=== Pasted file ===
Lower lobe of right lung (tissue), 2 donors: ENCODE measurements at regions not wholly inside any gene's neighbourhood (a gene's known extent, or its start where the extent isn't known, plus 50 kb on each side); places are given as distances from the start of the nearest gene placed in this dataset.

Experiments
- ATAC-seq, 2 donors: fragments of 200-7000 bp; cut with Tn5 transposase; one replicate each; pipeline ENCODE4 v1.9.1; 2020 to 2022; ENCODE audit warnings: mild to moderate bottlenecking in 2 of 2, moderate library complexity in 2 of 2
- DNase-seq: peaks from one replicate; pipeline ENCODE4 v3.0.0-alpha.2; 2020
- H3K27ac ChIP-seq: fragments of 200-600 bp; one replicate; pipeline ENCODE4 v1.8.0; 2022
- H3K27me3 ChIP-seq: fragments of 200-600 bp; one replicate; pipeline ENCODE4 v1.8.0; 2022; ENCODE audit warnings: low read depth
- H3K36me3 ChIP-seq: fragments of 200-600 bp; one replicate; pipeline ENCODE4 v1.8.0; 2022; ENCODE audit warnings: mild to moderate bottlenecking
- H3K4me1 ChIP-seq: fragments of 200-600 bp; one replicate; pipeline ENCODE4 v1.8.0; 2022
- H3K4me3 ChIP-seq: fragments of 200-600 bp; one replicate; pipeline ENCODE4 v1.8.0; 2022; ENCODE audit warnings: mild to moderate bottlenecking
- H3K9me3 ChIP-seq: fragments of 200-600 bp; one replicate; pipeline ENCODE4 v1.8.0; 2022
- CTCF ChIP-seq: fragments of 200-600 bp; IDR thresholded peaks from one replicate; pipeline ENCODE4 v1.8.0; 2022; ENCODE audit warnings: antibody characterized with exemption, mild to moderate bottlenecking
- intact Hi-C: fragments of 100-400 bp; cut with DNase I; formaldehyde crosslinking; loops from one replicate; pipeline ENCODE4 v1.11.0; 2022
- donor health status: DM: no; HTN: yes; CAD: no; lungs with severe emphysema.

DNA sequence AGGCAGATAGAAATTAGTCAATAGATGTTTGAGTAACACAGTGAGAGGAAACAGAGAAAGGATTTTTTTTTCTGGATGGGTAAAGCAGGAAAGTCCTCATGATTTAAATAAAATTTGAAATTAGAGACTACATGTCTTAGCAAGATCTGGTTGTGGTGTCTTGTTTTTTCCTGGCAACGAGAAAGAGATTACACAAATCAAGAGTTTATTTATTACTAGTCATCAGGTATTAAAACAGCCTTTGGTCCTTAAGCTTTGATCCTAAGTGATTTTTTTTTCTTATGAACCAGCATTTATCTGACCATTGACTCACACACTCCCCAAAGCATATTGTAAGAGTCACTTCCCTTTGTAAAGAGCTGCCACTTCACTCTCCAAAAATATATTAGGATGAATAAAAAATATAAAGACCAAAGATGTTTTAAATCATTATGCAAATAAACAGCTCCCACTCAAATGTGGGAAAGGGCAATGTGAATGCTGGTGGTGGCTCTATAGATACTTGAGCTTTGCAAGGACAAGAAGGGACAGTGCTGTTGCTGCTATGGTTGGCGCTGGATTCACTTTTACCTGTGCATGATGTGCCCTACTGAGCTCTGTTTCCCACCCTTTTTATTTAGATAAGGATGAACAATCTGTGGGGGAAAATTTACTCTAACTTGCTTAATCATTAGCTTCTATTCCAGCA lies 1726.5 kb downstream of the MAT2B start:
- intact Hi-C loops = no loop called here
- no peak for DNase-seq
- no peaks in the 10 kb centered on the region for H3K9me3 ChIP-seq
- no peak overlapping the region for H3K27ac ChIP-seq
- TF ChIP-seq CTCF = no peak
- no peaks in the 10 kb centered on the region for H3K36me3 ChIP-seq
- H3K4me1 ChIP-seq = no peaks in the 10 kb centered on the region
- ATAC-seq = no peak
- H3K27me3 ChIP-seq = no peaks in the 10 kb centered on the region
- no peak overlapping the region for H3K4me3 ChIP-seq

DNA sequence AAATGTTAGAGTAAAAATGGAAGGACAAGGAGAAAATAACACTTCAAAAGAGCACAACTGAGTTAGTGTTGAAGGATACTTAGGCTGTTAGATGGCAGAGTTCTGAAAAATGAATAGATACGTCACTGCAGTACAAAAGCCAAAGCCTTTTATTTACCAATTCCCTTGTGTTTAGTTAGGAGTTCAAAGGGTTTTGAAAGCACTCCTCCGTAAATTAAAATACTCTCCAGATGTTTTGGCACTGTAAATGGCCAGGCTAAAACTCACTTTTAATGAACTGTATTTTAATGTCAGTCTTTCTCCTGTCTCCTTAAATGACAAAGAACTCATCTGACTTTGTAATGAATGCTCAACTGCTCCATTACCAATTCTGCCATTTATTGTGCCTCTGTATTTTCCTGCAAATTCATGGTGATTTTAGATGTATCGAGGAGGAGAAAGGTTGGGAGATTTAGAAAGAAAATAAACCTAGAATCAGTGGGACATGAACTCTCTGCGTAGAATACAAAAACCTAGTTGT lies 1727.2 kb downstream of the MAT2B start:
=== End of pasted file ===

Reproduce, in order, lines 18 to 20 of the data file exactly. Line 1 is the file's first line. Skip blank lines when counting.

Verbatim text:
- no peak overlapping the region for H3K27ac ChIP-seq
- TF ChIP-seq CTCF = no peak
- no peaks in the 10 kb centered on the region for H3K36me3 ChIP-seq